U.S. Rep. Abigail Spanberger on Tuesday signed petitions to move three gun control bills out of committee to the House floor, in memory of two Richmond-area girls killed by gun violence.
The local congresswoman is leading a charge for an immediate vote on the Assault Weapons Ban, Bipartisan Background Checks Act, and Enhanced Background Checks Act, according to a release from Spanberger’s office.
“After the Uvalde shooting, my daughter cried and cried and cried and cried and said, ‘Those children must have been so scared.’ And she spoke about what it would have been like for those kids,” said Spanberger at a press conference in Washington on Tuesday.
“As her parent, I had to console her, and as a legislator, I had to come back to this place, meet with my colleagues, and say—again, ‘We must do more.’”
A member of the House Gun Violence Prevention Task Force, Spanberger spoke alongside fellow task force members, Democratic leadership, gun violence prevention leaders, survivors and advocates to call on House Republican leadership to take action to address gun violence and prevent mass shootings.
The Bipartisan Background Checks Act has overwhelming support on both sides of the aisle and broad support from Americans, according to the release.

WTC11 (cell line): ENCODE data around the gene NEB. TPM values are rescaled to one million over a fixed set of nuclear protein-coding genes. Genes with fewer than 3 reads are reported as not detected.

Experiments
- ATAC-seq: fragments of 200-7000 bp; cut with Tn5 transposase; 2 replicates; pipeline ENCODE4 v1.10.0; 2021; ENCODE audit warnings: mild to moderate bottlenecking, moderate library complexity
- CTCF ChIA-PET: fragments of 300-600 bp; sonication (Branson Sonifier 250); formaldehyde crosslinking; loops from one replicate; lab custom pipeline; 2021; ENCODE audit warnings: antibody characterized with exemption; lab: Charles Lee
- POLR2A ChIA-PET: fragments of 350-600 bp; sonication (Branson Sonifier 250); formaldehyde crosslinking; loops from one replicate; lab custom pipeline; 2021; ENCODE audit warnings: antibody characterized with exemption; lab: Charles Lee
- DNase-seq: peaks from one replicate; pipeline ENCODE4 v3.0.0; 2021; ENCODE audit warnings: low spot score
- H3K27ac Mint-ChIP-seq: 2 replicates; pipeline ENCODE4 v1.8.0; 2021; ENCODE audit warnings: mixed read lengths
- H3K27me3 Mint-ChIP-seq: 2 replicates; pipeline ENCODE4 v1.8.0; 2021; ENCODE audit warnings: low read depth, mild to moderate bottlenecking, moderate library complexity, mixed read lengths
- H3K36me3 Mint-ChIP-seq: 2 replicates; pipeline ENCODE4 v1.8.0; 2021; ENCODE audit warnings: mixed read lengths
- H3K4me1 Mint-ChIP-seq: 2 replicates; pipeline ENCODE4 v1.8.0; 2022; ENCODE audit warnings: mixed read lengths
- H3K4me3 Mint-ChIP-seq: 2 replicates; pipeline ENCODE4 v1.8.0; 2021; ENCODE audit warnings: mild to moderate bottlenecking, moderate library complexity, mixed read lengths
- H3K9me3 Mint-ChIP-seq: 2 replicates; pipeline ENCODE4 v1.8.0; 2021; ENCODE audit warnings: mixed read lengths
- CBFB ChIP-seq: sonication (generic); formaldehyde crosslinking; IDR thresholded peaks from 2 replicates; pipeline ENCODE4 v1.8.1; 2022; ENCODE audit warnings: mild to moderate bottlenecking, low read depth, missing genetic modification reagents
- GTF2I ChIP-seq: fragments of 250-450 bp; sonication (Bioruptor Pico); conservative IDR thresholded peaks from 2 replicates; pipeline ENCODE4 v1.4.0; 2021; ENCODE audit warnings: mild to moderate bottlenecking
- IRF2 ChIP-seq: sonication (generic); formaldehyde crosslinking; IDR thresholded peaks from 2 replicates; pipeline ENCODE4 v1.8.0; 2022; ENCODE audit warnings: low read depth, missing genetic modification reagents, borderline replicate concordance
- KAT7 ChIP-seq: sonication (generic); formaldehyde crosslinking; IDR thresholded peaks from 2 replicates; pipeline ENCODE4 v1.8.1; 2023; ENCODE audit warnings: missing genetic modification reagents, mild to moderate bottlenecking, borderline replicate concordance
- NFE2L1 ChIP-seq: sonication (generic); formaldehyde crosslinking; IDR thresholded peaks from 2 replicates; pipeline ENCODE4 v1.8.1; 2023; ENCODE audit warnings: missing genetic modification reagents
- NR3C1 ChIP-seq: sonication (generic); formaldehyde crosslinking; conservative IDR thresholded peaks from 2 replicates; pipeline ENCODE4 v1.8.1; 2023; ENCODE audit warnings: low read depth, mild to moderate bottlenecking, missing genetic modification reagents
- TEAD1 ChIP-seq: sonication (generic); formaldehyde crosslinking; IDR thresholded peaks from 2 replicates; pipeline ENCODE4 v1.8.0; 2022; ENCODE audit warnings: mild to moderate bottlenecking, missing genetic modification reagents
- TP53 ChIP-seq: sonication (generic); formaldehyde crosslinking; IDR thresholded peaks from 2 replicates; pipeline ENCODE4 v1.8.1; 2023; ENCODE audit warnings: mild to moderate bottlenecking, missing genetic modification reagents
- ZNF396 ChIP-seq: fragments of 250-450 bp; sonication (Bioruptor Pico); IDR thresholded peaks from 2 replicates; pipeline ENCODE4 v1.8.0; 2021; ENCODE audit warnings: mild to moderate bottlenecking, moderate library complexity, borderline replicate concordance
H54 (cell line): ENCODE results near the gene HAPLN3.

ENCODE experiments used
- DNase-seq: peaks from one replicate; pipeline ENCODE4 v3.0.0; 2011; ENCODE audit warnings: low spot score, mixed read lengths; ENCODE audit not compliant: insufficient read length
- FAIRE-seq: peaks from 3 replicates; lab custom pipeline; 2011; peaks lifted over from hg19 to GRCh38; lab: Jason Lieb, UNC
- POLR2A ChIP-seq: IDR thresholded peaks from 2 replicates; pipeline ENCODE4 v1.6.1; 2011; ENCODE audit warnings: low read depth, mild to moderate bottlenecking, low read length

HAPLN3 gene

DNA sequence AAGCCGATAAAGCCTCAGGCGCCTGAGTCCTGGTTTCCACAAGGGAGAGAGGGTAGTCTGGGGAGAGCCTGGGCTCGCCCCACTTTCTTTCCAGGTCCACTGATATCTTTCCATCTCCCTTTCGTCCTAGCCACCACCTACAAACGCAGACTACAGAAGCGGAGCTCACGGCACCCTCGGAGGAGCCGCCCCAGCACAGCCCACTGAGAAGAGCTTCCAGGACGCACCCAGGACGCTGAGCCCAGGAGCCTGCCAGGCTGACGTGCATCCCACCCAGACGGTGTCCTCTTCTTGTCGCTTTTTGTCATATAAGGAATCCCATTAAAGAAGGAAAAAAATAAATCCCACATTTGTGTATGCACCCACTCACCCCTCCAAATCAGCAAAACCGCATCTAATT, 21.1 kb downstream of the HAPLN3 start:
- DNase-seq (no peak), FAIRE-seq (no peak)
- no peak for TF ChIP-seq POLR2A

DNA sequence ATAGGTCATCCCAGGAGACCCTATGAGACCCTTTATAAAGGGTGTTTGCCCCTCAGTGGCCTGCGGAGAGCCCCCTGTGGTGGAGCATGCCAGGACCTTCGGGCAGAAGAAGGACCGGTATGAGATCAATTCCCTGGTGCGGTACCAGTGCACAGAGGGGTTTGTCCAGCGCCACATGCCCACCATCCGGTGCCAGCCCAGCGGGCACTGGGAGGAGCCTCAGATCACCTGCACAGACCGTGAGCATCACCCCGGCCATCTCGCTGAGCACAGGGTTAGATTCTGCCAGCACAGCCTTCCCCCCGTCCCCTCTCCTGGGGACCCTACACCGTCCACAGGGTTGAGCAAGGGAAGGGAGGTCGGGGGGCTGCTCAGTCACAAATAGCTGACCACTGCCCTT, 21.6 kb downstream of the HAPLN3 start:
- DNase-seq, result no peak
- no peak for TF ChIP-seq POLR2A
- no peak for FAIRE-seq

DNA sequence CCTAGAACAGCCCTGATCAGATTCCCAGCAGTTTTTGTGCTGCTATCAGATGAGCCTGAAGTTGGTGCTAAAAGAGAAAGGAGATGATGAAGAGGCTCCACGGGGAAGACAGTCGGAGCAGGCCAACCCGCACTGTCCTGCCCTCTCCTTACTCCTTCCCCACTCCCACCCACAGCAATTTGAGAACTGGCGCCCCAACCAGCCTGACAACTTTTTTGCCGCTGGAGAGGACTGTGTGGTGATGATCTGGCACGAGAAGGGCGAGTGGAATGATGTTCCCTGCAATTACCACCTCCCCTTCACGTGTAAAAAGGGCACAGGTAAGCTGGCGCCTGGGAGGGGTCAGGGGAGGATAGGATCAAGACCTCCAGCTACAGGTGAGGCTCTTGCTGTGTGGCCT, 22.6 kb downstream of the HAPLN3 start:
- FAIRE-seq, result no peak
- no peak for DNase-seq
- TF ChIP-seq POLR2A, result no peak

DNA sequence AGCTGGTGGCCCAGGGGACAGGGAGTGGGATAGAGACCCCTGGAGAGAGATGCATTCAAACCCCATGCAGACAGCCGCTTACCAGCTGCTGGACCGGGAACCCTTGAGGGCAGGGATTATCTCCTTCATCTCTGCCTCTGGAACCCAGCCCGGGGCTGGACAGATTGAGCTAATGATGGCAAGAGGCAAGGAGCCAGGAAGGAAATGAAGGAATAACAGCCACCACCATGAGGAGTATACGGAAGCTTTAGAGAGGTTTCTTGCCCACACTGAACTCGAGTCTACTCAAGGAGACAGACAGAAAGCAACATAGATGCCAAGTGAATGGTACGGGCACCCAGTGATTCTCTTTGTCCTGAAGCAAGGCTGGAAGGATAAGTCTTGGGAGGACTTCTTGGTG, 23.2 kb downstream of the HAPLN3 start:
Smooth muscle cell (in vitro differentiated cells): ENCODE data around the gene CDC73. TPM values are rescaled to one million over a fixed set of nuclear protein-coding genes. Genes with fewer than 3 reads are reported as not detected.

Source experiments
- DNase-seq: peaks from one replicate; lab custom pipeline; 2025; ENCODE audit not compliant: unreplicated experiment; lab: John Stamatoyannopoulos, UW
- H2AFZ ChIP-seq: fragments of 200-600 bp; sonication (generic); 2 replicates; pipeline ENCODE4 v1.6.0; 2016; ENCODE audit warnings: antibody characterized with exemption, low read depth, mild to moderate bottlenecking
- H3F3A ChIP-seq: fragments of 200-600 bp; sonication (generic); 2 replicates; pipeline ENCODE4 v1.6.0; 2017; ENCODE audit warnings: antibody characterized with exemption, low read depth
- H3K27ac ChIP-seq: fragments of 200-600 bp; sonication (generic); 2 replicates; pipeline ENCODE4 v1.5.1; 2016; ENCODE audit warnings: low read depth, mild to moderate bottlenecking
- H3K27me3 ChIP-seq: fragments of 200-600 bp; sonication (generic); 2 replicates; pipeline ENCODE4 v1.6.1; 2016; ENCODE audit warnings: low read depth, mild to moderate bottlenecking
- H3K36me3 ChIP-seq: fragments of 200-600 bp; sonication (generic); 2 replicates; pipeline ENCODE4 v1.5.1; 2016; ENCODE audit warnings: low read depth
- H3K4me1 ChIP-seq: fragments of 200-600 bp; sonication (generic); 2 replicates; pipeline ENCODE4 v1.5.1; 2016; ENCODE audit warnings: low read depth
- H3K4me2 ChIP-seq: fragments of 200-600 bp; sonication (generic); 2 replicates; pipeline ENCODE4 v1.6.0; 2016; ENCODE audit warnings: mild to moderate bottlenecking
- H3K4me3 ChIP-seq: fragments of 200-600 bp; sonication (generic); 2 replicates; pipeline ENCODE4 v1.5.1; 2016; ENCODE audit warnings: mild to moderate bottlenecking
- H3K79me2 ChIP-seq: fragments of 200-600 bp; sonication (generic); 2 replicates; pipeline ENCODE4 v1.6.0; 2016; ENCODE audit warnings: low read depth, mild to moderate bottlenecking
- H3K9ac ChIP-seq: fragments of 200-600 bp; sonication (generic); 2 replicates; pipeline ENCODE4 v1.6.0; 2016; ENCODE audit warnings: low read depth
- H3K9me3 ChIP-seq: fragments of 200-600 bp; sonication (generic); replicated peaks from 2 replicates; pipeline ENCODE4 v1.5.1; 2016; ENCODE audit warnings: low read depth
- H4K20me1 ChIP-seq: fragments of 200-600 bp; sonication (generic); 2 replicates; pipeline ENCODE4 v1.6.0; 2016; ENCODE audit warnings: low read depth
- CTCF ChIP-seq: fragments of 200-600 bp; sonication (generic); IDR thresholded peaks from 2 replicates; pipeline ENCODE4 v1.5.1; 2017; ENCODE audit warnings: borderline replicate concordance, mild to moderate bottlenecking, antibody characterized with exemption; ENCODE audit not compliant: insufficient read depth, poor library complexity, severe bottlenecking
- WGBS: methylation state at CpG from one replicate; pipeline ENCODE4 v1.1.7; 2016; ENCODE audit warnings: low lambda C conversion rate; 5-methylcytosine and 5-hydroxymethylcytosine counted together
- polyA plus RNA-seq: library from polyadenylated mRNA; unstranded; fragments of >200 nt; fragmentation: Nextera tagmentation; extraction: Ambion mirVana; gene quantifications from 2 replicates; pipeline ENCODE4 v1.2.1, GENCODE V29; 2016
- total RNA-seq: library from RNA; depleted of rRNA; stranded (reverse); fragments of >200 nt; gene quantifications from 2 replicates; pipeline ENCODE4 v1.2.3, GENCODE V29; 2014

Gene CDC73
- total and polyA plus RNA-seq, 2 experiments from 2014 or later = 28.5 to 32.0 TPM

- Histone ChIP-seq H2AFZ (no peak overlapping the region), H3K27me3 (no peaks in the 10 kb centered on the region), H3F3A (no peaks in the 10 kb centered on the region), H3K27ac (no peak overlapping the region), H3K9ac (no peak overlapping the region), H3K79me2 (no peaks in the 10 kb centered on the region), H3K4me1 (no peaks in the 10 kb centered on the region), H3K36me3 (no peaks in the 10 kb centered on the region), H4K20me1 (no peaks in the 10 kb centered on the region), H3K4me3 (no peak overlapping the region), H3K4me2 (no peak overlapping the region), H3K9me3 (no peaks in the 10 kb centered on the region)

The Enhanced Background Checks Act, sponsored by Rep. James Clyburn, D-South Carolina, would save lives lost because of a loophole that exists in the current law.
“And we filed the discharge petition on the Assault Weapons Ban because we know that when weapons that are meant for war are utilized in classrooms and in churches and in synagogues and in grocery stores and on parade routes and in our communities, they result in massive numbers of Americans dying,” Spanberger said at the press conference.
The congresswoman signed the petitions in honor of 9-year-old Markiya Dickson, killed in a shooting in 2019 in a Richmond-area park, and 13-year-old Lucia Bremer, murdered by gun violence in 2021 in Henrico County.
The proposed Assault Weapons Ban would prohibit the sale, transfer, manufacture and importation of semiautomatic weapons and ammunition feeding devices capable of accepting more than 15 rounds, the release stated.
The legislation would not prohibit continued possession of assault weapons and high-capacity magazines lawfully owned before enactment and would not apply to certain firearms like antiques and certain hunting or sporting rifles.
Spanberger has cosponsored the Assault Weapons Ban three times.
The United States previously had a federal Assault Weapons Ban in place from 1994 until 2004. During that period, gun massacres dropped by nearly 40 percent. Since Congress allowed this previous ban to expire, gun massacres have tripled nationwide, according to the release.